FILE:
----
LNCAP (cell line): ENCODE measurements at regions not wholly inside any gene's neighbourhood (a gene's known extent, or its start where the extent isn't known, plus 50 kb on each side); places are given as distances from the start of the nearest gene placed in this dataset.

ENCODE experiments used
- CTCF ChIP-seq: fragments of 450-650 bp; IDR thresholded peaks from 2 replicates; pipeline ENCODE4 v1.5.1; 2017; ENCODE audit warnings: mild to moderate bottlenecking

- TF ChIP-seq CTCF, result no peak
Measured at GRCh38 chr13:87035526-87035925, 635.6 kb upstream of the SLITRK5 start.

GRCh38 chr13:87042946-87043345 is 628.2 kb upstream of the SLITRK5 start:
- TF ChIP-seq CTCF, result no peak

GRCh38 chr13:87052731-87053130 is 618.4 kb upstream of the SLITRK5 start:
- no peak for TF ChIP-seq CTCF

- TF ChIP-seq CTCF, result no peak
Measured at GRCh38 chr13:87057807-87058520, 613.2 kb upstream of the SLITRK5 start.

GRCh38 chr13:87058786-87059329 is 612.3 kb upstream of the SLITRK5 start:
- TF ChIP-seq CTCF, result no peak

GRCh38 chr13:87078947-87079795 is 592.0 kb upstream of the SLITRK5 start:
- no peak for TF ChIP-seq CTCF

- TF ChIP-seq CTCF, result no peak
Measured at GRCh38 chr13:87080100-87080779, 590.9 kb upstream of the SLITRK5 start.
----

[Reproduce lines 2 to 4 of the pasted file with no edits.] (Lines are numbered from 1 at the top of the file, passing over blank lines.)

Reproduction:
ENCODE experiments used
- CTCF ChIP-seq: fragments of 450-650 bp; IDR thresholded peaks from 2 replicates; pipeline ENCODE4 v1.5.1; 2017; ENCODE audit warnings: mild to moderate bottlenecking

- TF ChIP-seq CTCF, result no peak